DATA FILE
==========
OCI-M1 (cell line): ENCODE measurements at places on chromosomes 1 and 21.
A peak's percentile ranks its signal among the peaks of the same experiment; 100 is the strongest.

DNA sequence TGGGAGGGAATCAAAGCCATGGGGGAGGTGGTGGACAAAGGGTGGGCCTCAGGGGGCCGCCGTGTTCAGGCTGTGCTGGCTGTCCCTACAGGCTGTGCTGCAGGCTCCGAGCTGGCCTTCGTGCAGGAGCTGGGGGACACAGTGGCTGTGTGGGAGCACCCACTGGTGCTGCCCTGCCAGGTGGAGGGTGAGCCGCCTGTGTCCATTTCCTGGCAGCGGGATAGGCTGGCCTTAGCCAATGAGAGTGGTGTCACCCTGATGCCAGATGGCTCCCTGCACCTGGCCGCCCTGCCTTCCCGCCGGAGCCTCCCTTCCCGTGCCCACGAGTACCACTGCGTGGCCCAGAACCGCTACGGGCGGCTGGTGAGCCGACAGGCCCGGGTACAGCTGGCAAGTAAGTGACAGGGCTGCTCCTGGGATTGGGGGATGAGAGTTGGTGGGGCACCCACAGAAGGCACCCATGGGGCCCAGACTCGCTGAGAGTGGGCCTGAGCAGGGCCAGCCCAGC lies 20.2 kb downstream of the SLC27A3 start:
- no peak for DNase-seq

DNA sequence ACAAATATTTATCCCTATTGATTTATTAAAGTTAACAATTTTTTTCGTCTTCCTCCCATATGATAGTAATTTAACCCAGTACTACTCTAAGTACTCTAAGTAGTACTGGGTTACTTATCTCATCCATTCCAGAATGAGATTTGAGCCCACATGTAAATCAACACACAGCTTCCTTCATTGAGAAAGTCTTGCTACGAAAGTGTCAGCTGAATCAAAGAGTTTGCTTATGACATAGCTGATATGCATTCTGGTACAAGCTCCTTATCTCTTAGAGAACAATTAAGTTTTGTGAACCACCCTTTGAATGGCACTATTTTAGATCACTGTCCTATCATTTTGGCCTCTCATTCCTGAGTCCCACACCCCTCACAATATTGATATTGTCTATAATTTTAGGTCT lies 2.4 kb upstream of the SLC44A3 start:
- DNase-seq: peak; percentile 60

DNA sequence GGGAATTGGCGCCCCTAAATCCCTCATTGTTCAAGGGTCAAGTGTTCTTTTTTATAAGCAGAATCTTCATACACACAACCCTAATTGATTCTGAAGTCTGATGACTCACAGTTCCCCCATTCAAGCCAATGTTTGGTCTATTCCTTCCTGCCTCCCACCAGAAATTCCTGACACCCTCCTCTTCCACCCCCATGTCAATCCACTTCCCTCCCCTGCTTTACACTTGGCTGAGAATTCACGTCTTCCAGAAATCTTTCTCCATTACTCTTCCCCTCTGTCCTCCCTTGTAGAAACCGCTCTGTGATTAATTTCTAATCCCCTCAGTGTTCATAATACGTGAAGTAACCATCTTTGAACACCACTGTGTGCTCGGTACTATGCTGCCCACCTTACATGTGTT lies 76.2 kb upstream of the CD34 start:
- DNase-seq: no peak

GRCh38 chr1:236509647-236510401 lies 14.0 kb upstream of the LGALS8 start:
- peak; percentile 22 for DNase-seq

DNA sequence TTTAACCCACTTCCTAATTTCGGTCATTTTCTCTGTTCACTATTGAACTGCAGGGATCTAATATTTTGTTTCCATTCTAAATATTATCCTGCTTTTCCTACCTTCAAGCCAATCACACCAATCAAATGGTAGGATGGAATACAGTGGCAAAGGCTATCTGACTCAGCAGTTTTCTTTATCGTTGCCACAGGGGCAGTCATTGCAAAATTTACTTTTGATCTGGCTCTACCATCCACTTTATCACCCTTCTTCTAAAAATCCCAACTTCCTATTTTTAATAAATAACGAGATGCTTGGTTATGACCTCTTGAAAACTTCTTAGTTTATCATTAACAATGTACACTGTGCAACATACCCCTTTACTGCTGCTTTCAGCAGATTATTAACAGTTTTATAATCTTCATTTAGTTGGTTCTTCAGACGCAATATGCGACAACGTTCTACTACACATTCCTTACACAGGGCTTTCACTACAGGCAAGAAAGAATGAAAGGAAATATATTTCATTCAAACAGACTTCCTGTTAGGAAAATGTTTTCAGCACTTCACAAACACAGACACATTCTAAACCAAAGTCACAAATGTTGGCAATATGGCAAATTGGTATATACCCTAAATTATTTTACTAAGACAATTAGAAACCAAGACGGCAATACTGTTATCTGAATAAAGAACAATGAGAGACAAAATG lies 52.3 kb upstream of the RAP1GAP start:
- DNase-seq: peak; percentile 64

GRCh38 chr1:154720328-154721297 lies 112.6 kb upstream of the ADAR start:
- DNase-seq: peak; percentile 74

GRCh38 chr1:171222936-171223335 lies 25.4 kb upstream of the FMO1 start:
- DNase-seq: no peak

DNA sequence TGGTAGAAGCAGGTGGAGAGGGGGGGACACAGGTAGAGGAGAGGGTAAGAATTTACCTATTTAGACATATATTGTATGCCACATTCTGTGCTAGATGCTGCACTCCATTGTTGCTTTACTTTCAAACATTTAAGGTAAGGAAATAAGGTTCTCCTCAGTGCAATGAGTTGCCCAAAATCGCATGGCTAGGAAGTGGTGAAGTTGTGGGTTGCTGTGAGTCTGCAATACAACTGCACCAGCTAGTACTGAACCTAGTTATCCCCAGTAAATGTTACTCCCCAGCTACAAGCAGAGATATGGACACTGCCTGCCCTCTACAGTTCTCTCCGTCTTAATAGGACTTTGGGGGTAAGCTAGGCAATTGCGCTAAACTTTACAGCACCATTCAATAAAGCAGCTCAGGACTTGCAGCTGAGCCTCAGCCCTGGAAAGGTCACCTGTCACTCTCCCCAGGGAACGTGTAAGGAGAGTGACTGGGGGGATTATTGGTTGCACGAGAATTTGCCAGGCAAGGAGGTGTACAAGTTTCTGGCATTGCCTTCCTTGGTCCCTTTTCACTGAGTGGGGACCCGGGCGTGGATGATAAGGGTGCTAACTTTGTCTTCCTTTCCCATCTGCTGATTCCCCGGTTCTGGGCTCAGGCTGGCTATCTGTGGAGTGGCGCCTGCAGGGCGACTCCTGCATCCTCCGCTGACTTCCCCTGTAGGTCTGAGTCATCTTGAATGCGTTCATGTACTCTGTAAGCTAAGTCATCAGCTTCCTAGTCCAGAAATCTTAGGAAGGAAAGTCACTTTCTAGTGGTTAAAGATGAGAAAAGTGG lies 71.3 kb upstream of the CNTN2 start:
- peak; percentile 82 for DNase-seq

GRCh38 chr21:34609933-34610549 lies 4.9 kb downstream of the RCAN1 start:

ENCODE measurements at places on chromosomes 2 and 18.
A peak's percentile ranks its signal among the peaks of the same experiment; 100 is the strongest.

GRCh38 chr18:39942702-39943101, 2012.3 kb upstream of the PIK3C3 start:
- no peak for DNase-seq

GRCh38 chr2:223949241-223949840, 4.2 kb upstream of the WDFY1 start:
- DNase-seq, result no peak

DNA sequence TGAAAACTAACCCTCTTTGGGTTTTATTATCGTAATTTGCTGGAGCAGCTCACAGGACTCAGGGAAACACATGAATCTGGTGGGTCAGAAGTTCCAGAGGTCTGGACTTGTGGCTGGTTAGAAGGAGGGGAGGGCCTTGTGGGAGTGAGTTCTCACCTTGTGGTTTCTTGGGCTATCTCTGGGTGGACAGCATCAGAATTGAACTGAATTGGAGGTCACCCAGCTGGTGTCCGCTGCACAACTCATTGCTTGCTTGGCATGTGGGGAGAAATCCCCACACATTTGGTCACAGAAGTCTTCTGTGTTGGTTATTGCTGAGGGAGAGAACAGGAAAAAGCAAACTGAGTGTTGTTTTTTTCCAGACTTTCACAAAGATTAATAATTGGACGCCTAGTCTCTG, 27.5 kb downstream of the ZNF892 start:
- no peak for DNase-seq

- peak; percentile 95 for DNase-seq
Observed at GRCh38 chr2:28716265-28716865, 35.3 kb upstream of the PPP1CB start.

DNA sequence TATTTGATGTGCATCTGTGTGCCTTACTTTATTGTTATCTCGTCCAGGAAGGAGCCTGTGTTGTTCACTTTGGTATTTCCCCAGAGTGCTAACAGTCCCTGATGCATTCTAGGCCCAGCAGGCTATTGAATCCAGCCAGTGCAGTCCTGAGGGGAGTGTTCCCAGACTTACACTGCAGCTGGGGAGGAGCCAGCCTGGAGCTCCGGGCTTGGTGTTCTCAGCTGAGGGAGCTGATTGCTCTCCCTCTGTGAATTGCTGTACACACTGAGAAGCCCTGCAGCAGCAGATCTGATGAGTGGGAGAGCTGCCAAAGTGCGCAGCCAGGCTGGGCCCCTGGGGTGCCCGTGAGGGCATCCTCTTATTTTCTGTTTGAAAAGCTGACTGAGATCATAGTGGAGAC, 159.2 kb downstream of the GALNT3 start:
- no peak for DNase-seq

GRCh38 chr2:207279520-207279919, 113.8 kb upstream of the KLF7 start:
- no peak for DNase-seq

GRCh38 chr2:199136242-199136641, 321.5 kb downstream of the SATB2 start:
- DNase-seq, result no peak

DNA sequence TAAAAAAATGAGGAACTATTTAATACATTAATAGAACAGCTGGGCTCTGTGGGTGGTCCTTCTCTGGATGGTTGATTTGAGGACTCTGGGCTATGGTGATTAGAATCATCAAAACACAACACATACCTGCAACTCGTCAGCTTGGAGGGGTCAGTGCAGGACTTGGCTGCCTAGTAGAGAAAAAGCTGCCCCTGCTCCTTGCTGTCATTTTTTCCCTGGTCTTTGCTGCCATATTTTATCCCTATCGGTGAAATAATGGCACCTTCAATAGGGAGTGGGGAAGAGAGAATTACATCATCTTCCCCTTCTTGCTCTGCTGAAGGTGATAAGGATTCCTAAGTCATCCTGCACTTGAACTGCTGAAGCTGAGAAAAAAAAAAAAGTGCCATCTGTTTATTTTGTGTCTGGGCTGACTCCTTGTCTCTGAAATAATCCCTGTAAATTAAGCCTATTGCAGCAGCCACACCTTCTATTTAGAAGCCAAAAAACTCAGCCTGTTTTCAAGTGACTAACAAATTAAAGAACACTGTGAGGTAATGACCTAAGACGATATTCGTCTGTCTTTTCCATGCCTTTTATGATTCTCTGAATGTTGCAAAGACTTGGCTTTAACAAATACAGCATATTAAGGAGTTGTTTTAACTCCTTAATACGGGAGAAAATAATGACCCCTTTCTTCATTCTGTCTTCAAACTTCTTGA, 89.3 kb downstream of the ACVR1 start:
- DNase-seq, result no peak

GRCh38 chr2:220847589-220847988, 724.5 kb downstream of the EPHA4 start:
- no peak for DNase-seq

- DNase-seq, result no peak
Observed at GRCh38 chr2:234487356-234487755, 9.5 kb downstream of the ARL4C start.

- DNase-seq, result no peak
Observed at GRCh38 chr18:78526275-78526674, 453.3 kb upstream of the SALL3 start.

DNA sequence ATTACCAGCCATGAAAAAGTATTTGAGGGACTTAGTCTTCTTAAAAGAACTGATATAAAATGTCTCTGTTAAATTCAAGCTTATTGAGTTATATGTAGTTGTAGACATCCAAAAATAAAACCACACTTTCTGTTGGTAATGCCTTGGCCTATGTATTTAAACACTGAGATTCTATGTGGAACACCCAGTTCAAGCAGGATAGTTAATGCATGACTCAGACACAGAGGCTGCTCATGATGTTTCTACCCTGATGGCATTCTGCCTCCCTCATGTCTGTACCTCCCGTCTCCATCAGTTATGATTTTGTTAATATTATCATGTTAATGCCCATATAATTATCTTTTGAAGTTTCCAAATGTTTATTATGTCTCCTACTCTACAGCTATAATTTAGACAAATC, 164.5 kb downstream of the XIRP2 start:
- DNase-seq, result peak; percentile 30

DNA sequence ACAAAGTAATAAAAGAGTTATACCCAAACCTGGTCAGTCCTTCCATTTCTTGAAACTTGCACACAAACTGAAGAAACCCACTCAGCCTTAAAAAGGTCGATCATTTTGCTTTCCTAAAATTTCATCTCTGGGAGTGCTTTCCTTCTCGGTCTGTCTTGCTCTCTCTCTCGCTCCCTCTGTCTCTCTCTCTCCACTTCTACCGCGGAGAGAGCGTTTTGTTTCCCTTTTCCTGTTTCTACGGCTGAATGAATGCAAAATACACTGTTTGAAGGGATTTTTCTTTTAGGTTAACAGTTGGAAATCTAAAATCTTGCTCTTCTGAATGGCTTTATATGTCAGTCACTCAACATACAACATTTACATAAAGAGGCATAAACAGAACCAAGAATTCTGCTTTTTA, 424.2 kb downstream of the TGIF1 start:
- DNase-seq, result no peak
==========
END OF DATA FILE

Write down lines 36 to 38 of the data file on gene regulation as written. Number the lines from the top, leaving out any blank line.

DNA sequence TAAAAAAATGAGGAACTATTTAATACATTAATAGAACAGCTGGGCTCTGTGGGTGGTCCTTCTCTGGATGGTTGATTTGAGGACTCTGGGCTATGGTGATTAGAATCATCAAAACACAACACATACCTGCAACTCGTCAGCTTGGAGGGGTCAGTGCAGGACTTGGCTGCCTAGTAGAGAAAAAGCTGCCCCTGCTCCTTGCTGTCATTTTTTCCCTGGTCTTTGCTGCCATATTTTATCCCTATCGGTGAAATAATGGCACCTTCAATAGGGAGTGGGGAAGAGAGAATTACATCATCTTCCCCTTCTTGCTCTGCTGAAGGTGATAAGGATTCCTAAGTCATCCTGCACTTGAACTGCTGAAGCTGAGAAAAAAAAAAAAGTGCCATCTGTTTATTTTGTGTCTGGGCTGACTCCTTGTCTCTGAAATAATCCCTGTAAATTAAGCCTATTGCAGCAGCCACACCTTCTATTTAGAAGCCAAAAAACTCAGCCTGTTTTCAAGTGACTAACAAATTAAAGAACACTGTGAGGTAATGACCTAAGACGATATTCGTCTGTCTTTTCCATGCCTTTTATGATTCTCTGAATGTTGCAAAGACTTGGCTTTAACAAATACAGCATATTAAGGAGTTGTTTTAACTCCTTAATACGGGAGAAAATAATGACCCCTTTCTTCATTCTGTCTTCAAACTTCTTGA, 89.3 kb downstream of the ACVR1 start:
- DNase-seq, result no peak

GRCh38 chr2:220847589-220847988, 724.5 kb downstream of the EPHA4 start: